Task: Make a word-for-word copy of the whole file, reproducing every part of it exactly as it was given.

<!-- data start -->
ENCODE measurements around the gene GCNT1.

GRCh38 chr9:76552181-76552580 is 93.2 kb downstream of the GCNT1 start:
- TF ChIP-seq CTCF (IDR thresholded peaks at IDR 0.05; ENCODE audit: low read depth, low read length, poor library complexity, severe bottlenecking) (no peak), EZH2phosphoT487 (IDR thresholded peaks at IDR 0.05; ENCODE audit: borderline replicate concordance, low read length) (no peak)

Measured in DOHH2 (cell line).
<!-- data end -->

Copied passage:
ENCODE measurements around the gene GCNT1.

GRCh38 chr9:76552181-76552580 is 93.2 kb downstream of the GCNT1 start:
- TF ChIP-seq CTCF (IDR thresholded peaks at IDR 0.05; ENCODE audit: low read depth, low read length, poor library complexity, severe bottlenecking) (no peak), EZH2phosphoT487 (IDR thresholded peaks at IDR 0.05; ENCODE audit: borderline replicate concordance, low read length) (no peak)

Measured in DOHH2 (cell line).